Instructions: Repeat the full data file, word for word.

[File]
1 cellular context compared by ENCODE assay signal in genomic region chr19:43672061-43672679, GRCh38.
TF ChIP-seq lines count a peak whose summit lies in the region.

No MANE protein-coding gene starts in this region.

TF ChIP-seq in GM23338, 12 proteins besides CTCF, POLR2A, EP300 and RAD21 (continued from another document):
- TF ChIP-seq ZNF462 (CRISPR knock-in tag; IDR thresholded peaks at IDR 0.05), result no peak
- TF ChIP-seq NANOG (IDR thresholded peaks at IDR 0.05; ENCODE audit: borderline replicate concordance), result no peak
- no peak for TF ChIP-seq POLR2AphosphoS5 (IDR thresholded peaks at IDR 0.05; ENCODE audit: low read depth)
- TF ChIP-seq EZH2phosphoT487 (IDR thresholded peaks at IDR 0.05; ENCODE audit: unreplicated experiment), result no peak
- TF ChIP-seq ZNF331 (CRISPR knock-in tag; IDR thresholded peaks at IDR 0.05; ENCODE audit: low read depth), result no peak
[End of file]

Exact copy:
1 cellular context compared by ENCODE assay signal in genomic region chr19:43672061-43672679, GRCh38.
TF ChIP-seq lines count a peak whose summit lies in the region.

No MANE protein-coding gene starts in this region.

TF ChIP-seq in GM23338, 12 proteins besides CTCF, POLR2A, EP300 and RAD21 (continued from another document):
- TF ChIP-seq ZNF462 (CRISPR knock-in tag; IDR thresholded peaks at IDR 0.05), result no peak
- TF ChIP-seq NANOG (IDR thresholded peaks at IDR 0.05; ENCODE audit: borderline replicate concordance), result no peak
- no peak for TF ChIP-seq POLR2AphosphoS5 (IDR thresholded peaks at IDR 0.05; ENCODE audit: low read depth)
- TF ChIP-seq EZH2phosphoT487 (IDR thresholded peaks at IDR 0.05; ENCODE audit: unreplicated experiment), result no peak
- TF ChIP-seq ZNF331 (CRISPR knock-in tag; IDR thresholded peaks at IDR 0.05; ENCODE audit: low read depth), result no peak